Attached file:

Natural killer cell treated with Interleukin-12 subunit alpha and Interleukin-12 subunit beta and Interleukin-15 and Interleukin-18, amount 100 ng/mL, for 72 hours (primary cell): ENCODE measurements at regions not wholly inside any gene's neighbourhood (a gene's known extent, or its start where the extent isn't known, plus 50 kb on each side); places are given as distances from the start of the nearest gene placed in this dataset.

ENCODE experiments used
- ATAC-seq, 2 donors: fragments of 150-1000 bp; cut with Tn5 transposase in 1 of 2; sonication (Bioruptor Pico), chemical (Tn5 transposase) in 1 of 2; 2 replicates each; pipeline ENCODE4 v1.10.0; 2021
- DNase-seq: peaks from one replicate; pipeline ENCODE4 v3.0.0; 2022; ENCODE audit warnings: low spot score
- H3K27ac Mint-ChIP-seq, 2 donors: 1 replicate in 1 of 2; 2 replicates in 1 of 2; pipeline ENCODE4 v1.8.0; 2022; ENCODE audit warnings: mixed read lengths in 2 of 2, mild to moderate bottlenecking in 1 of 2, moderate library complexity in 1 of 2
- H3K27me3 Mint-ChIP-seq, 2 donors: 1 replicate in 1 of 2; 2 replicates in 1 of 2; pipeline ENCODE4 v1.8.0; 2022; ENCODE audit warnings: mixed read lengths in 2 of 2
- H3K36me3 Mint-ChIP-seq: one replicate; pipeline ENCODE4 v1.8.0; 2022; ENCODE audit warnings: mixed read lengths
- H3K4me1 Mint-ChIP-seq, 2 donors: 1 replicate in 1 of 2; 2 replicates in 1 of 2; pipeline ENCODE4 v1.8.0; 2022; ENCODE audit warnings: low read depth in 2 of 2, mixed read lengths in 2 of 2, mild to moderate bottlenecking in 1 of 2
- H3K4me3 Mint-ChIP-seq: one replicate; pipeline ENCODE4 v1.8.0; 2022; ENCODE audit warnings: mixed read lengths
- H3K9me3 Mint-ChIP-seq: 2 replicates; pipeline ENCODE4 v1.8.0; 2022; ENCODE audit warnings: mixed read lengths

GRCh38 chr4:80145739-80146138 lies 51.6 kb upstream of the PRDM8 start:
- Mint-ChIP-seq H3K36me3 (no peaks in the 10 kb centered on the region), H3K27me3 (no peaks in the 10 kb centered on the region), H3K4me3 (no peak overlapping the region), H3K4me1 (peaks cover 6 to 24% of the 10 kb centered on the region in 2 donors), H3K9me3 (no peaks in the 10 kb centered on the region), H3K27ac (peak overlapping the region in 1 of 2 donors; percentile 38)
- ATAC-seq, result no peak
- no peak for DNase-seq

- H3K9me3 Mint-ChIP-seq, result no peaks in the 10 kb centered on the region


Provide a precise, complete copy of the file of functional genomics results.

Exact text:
Natural killer cell treated with Interleukin-12 subunit alpha and Interleukin-12 subunit beta and Interleukin-15 and Interleukin-18, amount 100 ng/mL, for 72 hours (primary cell): ENCODE measurements at regions not wholly inside any gene's neighbourhood (a gene's known extent, or its start where the extent isn't known, plus 50 kb on each side); places are given as distances from the start of the nearest gene placed in this dataset.

ENCODE experiments used
- ATAC-seq, 2 donors: fragments of 150-1000 bp; cut with Tn5 transposase in 1 of 2; sonication (Bioruptor Pico), chemical (Tn5 transposase) in 1 of 2; 2 replicates each; pipeline ENCODE4 v1.10.0; 2021
- DNase-seq: peaks from one replicate; pipeline ENCODE4 v3.0.0; 2022; ENCODE audit warnings: low spot score
- H3K27ac Mint-ChIP-seq, 2 donors: 1 replicate in 1 of 2; 2 replicates in 1 of 2; pipeline ENCODE4 v1.8.0; 2022; ENCODE audit warnings: mixed read lengths in 2 of 2, mild to moderate bottlenecking in 1 of 2, moderate library complexity in 1 of 2
- H3K27me3 Mint-ChIP-seq, 2 donors: 1 replicate in 1 of 2; 2 replicates in 1 of 2; pipeline ENCODE4 v1.8.0; 2022; ENCODE audit warnings: mixed read lengths in 2 of 2
- H3K36me3 Mint-ChIP-seq: one replicate; pipeline ENCODE4 v1.8.0; 2022; ENCODE audit warnings: mixed read lengths
- H3K4me1 Mint-ChIP-seq, 2 donors: 1 replicate in 1 of 2; 2 replicates in 1 of 2; pipeline ENCODE4 v1.8.0; 2022; ENCODE audit warnings: low read depth in 2 of 2, mixed read lengths in 2 of 2, mild to moderate bottlenecking in 1 of 2
- H3K4me3 Mint-ChIP-seq: one replicate; pipeline ENCODE4 v1.8.0; 2022; ENCODE audit warnings: mixed read lengths
- H3K9me3 Mint-ChIP-seq: 2 replicates; pipeline ENCODE4 v1.8.0; 2022; ENCODE audit warnings: mixed read lengths

GRCh38 chr4:80145739-80146138 lies 51.6 kb upstream of the PRDM8 start:
- Mint-ChIP-seq H3K36me3 (no peaks in the 10 kb centered on the region), H3K27me3 (no peaks in the 10 kb centered on the region), H3K4me3 (no peak overlapping the region), H3K4me1 (peaks cover 6 to 24% of the 10 kb centered on the region in 2 donors), H3K9me3 (no peaks in the 10 kb centered on the region), H3K27ac (peak overlapping the region in 1 of 2 donors; percentile 38)
- ATAC-seq, result no peak
- no peak for DNase-seq

- H3K9me3 Mint-ChIP-seq, result no peaks in the 10 kb centered on the region